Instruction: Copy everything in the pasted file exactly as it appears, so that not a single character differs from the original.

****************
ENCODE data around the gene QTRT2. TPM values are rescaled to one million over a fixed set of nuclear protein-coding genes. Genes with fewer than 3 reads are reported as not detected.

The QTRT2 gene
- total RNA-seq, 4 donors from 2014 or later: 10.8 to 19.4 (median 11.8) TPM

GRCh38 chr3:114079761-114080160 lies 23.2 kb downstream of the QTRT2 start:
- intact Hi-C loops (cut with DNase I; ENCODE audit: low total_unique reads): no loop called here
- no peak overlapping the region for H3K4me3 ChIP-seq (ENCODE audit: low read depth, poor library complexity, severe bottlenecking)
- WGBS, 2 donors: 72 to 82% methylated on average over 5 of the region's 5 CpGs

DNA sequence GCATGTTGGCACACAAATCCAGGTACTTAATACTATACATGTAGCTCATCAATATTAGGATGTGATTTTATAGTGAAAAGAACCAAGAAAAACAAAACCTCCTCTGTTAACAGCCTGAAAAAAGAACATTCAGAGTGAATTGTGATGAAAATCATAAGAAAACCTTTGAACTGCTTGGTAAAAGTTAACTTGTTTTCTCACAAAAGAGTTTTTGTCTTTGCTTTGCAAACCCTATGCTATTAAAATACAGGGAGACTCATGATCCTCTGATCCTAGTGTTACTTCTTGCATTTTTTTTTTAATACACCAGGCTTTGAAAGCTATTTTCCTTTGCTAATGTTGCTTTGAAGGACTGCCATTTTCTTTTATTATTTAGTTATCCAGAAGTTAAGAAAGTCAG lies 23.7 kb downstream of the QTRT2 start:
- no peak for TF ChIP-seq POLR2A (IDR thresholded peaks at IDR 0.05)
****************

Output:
ENCODE data around the gene QTRT2. TPM values are rescaled to one million over a fixed set of nuclear protein-coding genes. Genes with fewer than 3 reads are reported as not detected.

The QTRT2 gene
- total RNA-seq, 4 donors from 2014 or later: 10.8 to 19.4 (median 11.8) TPM

GRCh38 chr3:114079761-114080160 lies 23.2 kb downstream of the QTRT2 start:
- intact Hi-C loops (cut with DNase I; ENCODE audit: low total_unique reads): no loop called here
- no peak overlapping the region for H3K4me3 ChIP-seq (ENCODE audit: low read depth, poor library complexity, severe bottlenecking)
- WGBS, 2 donors: 72 to 82% methylated on average over 5 of the region's 5 CpGs

DNA sequence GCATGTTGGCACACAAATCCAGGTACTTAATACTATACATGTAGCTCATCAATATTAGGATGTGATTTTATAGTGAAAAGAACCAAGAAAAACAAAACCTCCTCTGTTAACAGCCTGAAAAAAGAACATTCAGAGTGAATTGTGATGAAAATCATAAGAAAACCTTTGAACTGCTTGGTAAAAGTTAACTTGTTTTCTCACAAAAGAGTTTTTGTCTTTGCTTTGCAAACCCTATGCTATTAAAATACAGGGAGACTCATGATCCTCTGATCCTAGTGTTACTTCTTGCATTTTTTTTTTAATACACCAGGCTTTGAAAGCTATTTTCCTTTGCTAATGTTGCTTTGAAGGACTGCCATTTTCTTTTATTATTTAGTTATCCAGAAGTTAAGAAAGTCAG lies 23.7 kb downstream of the QTRT2 start:
- no peak for TF ChIP-seq POLR2A (IDR thresholded peaks at IDR 0.05)